Flying Books' main location:
The Weekend Variety
1080 Queen St. W
M-F 10 AM - 5:30 PM
S-S 12 PM - 6 PM
Flying Books are also sold inside:
The Good Neighbour Espresso Bar
678 Bloor St W, Toronto
The Gladstone Hotel
1214 Queen Street W., Toronto
now flying to FOUR places
Flying Books is a bookshop nestled inside three different businesses in downtown Toronto: art & gift store The Weekend Variety (1080 Queen Street W), The Good Neighbour Espresso Bar (678 Bloor St W), and The Gladstone Hotel (1214 Queen Street W). Rotating selections include fiction, memoirs, graphic novels, science, or history – always choosily chosen.
Why the name? To read is to take flight. Great writing transports you to other places, takes risks, breaks down barriers, and enlivens your world. That’s Amelia Earhart in the logo, drawn by artist and writer Leanne Shapton. When Earhart witnessed the air show at the 1917 Canadian National Exhibition in Toronto, she was inspired by the possibilities of aviation, a “marvel of modern invention,” as she called it. Flying Books takes her as its inspiration, opening on the first day of the 2015 CNE, and launching marvels of written invention one flight at a time.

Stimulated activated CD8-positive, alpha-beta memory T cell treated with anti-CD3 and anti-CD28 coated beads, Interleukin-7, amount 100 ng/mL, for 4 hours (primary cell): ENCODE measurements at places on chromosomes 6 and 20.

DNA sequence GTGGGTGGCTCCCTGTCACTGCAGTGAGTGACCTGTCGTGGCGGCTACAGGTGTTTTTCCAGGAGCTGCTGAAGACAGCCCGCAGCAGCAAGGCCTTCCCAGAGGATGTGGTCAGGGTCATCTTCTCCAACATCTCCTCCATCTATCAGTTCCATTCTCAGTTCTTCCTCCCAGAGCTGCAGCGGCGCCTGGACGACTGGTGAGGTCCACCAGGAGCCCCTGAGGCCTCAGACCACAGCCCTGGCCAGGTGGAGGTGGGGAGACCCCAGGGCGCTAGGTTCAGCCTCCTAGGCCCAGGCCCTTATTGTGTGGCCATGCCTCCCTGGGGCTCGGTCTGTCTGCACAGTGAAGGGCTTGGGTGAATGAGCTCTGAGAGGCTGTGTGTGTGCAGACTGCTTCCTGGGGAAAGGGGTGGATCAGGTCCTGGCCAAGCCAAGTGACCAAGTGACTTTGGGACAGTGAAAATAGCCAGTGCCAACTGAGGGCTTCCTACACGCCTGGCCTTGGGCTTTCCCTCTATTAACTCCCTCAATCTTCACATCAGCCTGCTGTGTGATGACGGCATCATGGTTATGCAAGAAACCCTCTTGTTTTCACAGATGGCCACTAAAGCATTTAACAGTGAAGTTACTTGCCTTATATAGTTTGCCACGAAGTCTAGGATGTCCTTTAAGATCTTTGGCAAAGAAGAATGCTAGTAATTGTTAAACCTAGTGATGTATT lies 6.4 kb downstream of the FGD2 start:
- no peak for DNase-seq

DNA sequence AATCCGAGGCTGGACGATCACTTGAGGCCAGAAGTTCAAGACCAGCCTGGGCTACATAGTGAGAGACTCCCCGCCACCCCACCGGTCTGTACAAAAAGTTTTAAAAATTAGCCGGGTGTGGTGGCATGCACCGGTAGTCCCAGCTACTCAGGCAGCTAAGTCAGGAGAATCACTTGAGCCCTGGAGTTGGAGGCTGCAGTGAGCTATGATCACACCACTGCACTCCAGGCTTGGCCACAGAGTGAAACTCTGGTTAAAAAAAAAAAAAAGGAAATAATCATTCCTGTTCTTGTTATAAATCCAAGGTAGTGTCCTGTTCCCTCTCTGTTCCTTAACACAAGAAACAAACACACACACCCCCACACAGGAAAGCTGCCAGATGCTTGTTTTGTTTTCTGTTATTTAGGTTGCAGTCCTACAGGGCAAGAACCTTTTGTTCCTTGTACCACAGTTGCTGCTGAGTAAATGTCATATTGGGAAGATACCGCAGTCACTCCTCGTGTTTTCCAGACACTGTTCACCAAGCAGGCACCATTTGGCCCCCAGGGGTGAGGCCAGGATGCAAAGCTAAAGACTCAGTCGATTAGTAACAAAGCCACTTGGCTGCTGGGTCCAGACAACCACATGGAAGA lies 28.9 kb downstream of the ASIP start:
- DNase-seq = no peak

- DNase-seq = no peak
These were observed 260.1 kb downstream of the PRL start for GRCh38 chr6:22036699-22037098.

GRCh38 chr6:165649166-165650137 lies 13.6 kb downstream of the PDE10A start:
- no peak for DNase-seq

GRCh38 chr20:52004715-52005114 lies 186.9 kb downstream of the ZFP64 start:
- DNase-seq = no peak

Flying Books was founded by Martha Sharpe, an editor, publisher, and bookseller, who has worked at House of Anansi Press and Simon & Schuster with authors such as Margaret Atwood, Ken Babstock, Rawi Hage, Sheila Heti, Laila Lalami, Eimear McBride, Lisa Moore, Michael Ondaatje, Michael Redhill, Iain Reid, Amy Stuart, and Michael Winter.
Anna Fitzpatrick is the program manager of the Flying Books School of Reading & Writing. She has contributed to The New York Times, The New Yorker, The Walrus,The Village Voice, Rolling Stone, Jezebel, Vice, Toronto Life, Nylon, Flare, and too many blogs to recall. She was the founder of an online networking group for women writers that hit 30,000 members in ten days. She also writes fiction.
Rudrapriya Rathore conceived and designed the Flying Books Mentorship Program. Rudrapriya writes fiction and nonfiction and has published work in several magazines including The Walrus, Hazlitt, and the Literary Review of Canada. She is also working on a project about representations of mentorship in popular culture and fiction.